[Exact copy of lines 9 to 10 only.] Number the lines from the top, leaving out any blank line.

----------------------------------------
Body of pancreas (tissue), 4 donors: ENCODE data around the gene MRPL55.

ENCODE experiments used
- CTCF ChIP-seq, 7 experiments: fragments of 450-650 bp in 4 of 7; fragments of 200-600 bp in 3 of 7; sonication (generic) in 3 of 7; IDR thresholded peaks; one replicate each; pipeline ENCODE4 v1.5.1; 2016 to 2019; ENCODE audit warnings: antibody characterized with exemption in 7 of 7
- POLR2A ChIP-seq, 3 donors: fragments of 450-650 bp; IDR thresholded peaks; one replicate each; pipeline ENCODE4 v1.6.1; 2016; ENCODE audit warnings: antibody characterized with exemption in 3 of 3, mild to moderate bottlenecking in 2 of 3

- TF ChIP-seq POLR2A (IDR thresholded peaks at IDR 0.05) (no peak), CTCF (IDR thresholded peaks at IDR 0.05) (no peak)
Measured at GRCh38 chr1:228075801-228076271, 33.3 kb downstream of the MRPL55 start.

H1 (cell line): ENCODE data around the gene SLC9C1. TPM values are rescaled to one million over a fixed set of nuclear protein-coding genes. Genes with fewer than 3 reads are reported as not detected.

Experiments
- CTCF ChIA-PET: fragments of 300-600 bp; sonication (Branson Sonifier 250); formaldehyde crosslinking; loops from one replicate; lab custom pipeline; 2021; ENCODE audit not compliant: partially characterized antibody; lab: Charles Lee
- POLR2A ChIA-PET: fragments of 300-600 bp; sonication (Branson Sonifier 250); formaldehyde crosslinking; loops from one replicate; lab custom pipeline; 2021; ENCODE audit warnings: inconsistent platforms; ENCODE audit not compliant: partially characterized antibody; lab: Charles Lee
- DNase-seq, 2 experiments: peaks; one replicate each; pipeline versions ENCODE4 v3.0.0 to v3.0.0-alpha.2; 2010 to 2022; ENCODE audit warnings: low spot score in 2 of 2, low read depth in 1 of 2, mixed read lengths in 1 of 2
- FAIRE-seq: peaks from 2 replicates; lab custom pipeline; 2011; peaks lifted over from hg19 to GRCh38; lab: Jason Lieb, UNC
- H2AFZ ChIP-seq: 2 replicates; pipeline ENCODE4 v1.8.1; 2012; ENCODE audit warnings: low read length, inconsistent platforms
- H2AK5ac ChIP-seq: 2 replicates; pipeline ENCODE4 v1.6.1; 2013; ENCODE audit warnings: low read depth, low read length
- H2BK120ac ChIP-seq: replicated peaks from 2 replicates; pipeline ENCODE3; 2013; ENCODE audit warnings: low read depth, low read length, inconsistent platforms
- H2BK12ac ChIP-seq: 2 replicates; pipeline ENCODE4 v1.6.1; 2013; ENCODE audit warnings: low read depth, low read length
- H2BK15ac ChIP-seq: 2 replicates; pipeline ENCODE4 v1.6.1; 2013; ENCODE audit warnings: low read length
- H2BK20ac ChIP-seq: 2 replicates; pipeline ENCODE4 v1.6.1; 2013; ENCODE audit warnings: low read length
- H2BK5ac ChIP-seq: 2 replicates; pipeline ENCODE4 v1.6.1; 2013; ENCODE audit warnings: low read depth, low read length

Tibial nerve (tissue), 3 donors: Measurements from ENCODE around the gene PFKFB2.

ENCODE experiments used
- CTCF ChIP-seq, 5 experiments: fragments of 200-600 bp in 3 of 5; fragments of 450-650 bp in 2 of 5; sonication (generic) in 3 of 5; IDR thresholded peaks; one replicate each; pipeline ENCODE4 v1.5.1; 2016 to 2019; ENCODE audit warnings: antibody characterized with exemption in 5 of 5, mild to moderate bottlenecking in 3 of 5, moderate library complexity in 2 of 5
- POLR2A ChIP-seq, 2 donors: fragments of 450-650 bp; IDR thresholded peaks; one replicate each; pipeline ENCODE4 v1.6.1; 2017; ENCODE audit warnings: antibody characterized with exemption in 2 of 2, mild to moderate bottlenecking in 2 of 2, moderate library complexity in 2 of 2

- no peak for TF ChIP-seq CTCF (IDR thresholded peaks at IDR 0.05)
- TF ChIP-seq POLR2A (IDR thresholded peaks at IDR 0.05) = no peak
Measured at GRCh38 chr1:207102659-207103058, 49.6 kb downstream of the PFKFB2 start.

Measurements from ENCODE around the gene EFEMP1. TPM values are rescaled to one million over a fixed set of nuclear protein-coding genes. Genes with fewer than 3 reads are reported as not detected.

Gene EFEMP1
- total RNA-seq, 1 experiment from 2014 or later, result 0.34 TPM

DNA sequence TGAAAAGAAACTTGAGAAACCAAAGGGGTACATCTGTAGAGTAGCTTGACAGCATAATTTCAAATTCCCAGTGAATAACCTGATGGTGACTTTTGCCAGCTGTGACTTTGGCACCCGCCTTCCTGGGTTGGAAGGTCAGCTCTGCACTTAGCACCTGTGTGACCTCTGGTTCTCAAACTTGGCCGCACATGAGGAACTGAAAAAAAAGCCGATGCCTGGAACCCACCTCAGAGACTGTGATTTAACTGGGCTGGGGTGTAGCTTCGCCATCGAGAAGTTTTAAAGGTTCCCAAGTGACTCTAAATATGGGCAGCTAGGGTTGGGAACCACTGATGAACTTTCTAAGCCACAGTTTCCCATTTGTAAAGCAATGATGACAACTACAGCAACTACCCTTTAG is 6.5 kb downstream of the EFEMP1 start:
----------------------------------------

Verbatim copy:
- CTCF ChIA-PET: fragments of 300-600 bp; sonication (Branson Sonifier 250); formaldehyde crosslinking; loops from one replicate; lab custom pipeline; 2021; ENCODE audit not compliant: partially characterized antibody; lab: Charles Lee
- POLR2A ChIA-PET: fragments of 300-600 bp; sonication (Branson Sonifier 250); formaldehyde crosslinking; loops from one replicate; lab custom pipeline; 2021; ENCODE audit warnings: inconsistent platforms; ENCODE audit not compliant: partially characterized antibody; lab: Charles Lee